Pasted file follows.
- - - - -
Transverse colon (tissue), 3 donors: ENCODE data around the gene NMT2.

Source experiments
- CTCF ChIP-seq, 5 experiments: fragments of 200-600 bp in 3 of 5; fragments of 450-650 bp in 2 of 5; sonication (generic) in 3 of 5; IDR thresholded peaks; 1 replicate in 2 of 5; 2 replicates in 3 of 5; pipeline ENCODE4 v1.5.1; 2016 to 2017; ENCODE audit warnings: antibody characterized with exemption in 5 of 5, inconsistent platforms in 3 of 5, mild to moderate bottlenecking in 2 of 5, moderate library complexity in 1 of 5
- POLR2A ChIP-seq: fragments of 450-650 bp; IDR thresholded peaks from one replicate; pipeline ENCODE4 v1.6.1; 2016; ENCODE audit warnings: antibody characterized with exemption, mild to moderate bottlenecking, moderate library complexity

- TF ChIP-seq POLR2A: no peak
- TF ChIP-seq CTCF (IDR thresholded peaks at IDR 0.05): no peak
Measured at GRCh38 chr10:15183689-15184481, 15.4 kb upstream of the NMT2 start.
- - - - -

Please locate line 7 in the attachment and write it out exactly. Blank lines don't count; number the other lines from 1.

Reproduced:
Measured at GRCh38 chr10:15183689-15184481, 15.4 kb upstream of the NMT2 start.